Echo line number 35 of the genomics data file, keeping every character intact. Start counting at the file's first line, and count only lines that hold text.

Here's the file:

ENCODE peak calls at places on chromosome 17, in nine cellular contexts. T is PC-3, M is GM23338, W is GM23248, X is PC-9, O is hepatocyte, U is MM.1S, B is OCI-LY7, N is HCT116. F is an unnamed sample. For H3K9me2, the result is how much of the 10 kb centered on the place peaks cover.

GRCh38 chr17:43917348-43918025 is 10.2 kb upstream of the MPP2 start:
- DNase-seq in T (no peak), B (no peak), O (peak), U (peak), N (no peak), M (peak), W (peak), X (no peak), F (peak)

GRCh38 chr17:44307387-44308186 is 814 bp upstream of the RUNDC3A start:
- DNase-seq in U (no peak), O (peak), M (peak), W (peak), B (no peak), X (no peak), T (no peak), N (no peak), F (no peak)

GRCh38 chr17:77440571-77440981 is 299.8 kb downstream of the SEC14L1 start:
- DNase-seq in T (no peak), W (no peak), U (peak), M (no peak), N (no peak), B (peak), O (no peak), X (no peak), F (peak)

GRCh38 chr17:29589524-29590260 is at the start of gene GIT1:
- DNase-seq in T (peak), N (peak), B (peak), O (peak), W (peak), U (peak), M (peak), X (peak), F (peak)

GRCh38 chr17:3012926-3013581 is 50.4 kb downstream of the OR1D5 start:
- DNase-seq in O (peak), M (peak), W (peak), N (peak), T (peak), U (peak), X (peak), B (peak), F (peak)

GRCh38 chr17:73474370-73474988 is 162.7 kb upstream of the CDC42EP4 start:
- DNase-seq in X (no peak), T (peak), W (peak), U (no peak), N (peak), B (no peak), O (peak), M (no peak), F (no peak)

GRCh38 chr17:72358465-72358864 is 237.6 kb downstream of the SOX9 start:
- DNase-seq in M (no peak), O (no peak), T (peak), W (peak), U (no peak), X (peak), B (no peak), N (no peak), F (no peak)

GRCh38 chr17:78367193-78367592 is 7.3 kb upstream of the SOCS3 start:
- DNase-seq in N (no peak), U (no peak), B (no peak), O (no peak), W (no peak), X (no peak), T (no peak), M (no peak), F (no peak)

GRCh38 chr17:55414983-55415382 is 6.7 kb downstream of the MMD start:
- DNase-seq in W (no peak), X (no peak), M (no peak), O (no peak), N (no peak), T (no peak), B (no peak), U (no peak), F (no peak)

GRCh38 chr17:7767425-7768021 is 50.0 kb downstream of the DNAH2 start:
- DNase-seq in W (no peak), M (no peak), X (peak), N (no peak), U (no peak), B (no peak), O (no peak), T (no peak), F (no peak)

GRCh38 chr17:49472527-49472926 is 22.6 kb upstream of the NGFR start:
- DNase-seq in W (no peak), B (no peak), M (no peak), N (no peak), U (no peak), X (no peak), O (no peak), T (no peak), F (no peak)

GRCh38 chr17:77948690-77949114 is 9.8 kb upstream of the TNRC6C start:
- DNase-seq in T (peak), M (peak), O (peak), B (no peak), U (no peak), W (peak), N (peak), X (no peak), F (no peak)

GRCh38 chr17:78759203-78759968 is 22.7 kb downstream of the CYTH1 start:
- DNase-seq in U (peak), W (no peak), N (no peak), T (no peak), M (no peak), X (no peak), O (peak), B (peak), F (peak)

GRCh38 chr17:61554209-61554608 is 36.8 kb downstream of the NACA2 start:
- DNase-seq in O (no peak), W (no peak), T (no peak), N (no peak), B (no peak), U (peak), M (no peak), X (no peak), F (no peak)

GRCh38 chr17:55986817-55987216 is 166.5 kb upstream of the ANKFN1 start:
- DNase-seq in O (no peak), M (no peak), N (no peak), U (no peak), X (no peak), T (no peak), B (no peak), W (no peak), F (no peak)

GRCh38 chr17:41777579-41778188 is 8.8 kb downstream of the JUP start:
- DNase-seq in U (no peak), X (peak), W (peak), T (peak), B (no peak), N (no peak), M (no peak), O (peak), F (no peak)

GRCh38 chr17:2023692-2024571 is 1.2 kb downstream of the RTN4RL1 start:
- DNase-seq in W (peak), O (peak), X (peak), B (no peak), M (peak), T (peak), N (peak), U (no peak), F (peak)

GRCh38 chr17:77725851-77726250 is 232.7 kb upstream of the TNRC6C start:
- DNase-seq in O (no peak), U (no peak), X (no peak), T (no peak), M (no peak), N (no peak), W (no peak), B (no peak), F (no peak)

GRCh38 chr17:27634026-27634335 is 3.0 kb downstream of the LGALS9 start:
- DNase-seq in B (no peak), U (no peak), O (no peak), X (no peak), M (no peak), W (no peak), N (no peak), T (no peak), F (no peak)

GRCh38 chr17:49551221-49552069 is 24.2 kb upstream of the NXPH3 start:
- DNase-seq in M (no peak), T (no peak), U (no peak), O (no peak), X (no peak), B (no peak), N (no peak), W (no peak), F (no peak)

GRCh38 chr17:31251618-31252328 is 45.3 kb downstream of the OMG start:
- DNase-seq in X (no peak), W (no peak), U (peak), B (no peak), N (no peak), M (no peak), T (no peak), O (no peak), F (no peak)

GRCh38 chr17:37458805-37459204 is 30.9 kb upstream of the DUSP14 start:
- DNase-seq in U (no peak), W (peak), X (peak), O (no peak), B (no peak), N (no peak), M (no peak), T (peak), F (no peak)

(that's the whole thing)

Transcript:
- DNase-seq in W (peak), O (peak), X (peak), B (no peak), M (peak), T (peak), N (peak), U (no peak), F (peak)